7 Men From Now (Special Collector's Edition) Review
Ex-lawman Ben Stride (Randolph Scott) opens 7 Men From Now with a walk through a rainstorm, entering a cave in which he sees the flicker of firelight. Accepting a cup of coffee from the two men within, he shoots both before they have a chance to draw their pistols and leaving with their horses, he sets out to track down the remaining five men responsible for the theft of $20,000 from a Wells Fargo freight station in Silver Springs and for the death of his wife, who was the clerk on duty at the time of the robbery.
Along the way, he meets John Greer (Walter Reed) and his wife (Gail Russel), who have taking odd jobs as they head west to make a new home in California, as well as Masters (Lee Marvin), who seems to know a lot about the robbery in Silver Springs but who tells Stride that he's all that stands between him and the $20,000 and that he would sure hate to have to kill him over it...
7 Men From Now is not the kind of western that would convince anyone of the merits of the genre - Randolph Scott plays Ben Stride as a stoic, upright man, a good man reduced to doing bad things to avenge the murder of his wife and he meets various cyphers of the old west as he journeys from Silver Springs, where he was once sheriff, to Flora Vista, where the outlaws are thought to be hiding. Just lately, I've been reading a series of pulp westerns - the Black Horse westerns - that, in terms of the plot, are not that dissimilar to 7 Men From Now. Their tales of revenge, of money, of the desert, of murderers who wear black and of decent men hunting down those who tore their lives apart are cliched little stories, drawn on a small canvas and although entertaining, are not the sort of thing that will draw anyone harbouring feelings of agnosticism towards the genre.
On one viewing of 7 Men From Now, it would have been easy to describe it and the Black Horse books in the same breath as they appear, initially at least, to be little different. Randolph Scott has, for example, none of the complexities of Wayne, who was his contemporary, nor of the later Eastwood. Compared to Wayne's Ethan Edwards from The Searchers, Scott's Ben Stride is a shockingly straightforward character, who begins the film with one thought, revenge, which carries him through the entire film. There is no variation to him, no sense that this is a man who is changed by his hunting of the men who killed his wife, nothing really to say that he's much of a character at all as the sparsity of dialogue in the film is almost suggests that he and the others barely exist outside of what occurs within 7 Men From Now's seventy-eight minutes.
And then you watch it a second time, then a third and then, as doing so for this review, a skip through various key scenes, and 7 Men From Now reveals itself. It doesn't become so much a film in which nothing is said, more one that is economical with its dialogue, in which every sentence and phrase counts. It's not that Ben Stride isn't a character with much of a past, more that it's difficult to discover what that past is as his leaving of the post of sheriff in Silver Springs is only hinted at in one sentence but within that, he hints at his inability to serve as sheriff so soon after the murder of his wife and of his need to avenge her death as well as his pride in not being able to take up a deputy's post. Each word is so carefully weighed, each line spoken with such care that 7 Men From Now isn't become so much a thrilling yarn as a brooding story of revenge in which Ben Stride becomes as immovable as the rocks in which he hides during the film's final shootout.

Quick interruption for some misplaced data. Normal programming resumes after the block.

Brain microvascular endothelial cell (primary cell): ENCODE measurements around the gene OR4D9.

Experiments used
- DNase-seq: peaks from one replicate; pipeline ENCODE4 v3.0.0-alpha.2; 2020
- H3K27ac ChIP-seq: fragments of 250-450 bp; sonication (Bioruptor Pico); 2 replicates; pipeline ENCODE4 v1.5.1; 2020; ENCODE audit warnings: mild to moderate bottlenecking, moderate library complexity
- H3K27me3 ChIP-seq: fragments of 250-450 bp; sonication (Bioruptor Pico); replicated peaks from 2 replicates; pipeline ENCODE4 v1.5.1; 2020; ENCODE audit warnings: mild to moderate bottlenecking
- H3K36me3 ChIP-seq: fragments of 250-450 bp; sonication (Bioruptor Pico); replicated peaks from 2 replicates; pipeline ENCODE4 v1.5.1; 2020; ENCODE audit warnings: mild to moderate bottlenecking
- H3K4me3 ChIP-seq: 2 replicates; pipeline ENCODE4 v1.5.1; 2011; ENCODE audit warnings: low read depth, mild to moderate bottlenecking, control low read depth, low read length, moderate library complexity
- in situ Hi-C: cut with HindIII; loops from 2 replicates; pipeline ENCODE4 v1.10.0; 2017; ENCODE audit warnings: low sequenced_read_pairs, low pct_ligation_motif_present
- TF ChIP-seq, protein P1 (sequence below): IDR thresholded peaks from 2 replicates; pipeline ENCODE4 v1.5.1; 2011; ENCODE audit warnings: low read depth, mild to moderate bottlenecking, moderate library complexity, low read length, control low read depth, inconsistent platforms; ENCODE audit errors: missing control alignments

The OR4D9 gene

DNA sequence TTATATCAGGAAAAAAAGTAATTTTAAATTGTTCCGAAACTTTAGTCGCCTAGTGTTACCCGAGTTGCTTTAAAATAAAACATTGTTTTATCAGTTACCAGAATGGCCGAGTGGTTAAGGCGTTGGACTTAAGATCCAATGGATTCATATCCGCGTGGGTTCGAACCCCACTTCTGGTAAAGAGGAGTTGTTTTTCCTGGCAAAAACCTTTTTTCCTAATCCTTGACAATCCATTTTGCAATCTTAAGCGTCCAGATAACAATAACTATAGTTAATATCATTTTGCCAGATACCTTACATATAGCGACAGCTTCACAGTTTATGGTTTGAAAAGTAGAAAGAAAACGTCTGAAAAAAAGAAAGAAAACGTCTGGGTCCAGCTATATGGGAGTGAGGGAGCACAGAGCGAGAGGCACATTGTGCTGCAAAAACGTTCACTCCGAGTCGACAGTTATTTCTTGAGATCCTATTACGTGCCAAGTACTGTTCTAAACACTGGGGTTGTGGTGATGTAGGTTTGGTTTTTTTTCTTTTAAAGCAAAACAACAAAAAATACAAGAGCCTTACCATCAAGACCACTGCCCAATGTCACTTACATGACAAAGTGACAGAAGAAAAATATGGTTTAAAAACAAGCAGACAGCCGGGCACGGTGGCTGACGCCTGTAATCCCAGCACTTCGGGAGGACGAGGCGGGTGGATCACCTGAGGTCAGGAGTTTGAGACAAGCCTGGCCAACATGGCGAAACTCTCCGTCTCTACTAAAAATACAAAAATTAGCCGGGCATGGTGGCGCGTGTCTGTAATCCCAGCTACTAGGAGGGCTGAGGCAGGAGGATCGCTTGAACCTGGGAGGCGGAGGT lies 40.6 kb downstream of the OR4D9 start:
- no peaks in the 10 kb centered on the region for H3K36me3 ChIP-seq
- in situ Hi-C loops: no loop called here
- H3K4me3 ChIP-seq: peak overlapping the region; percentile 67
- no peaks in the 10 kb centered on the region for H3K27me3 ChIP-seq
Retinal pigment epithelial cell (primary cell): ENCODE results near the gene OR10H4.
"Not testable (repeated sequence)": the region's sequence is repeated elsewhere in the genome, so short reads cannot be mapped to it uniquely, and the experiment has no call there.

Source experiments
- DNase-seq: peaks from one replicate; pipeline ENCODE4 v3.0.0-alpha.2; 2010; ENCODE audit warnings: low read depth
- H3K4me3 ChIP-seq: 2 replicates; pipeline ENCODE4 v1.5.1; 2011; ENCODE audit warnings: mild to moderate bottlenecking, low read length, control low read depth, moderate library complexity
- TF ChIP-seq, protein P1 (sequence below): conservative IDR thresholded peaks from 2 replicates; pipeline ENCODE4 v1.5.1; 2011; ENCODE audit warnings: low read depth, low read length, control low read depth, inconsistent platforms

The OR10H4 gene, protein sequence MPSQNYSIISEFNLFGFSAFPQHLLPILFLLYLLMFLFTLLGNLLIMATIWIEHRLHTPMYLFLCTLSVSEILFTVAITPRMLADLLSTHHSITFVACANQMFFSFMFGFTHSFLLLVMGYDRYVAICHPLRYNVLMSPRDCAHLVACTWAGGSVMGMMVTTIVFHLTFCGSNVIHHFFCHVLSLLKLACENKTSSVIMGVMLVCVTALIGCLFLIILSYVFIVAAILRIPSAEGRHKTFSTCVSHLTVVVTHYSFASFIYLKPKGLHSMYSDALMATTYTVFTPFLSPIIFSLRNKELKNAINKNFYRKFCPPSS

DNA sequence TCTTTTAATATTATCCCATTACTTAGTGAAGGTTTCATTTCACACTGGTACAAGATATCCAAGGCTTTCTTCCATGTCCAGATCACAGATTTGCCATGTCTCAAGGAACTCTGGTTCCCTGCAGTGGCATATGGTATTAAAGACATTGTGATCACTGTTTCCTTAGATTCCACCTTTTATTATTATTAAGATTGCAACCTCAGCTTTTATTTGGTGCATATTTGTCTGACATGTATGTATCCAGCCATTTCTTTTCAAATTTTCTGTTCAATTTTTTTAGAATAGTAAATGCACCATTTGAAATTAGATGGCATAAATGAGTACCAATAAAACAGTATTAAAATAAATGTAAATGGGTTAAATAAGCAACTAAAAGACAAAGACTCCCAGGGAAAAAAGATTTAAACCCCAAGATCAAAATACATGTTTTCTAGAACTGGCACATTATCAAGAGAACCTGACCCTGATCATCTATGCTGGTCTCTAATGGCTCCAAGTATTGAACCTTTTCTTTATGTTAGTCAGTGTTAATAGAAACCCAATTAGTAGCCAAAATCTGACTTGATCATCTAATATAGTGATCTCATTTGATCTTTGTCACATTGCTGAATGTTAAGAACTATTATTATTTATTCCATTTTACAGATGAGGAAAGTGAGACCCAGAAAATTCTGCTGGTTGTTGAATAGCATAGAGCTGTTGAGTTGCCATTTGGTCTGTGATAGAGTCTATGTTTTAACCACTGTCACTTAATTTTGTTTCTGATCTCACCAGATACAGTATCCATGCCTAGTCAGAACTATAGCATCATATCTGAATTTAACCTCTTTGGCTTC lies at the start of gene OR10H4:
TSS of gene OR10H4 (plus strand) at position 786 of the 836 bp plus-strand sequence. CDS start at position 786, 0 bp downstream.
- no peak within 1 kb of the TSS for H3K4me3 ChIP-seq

With each viewing, one character impresses more and more, so much so that despite him being the villain of the piece as well as his crude teasing of Gail Russel's Annie Greer and his threatening of Ben Stride, you find yourself warming to him. Lee Marvin's Masters clearly has the pick of the roles in the film and it's one to which he's so well suited that he's never less than convincing, able to turn Stride and the Greers to his point of view with only a word or two, turning them against him the next. He's double-crossing, a liar and a cold-blooded murderer, as happy shooting a man in the back as facing him in a duel but he's funny, stylish and very charming and even when his words tease, his eyes threaten. He is also the best example that this film offers of these men and woman being players in a game, of which Masters is, aptly, given his name, the one who is clearly in charge of proceedings. Indeed, so familiar is he with the raid on the Wells Fargo station and with Ben Stride that on my first viewing, I was initially convinced that he was behind it only to find that he plays both the outlaws and Stride to his own ends, much as Eastwood and Franco Nero would do in the much later and much more modern A Fistful Of Dollars and Django, respectively.
And so 7 Men From Now, rather than a great epic to become lost in, initially appears to have very little going on within it, only revealing itself within its silences, its few words and phrases and in the way that the eyes of its characters meet, notably those of Ben Stride and Annie Greer. It is, therefore, a perfect film to have on DVD as it has much rewatch value and at only seventy-eight minutes, which pass swiftly by, is no strain on anyone's time. Always surprising, full of great characters and richly plotted, 7 Men From Now is evidence that the praise heaped upon the writing and directing partnership, albeit a little-known one, of Burt Kennedy and Budd Boetticher is justified as well as being a hugely entertaining film in its own right.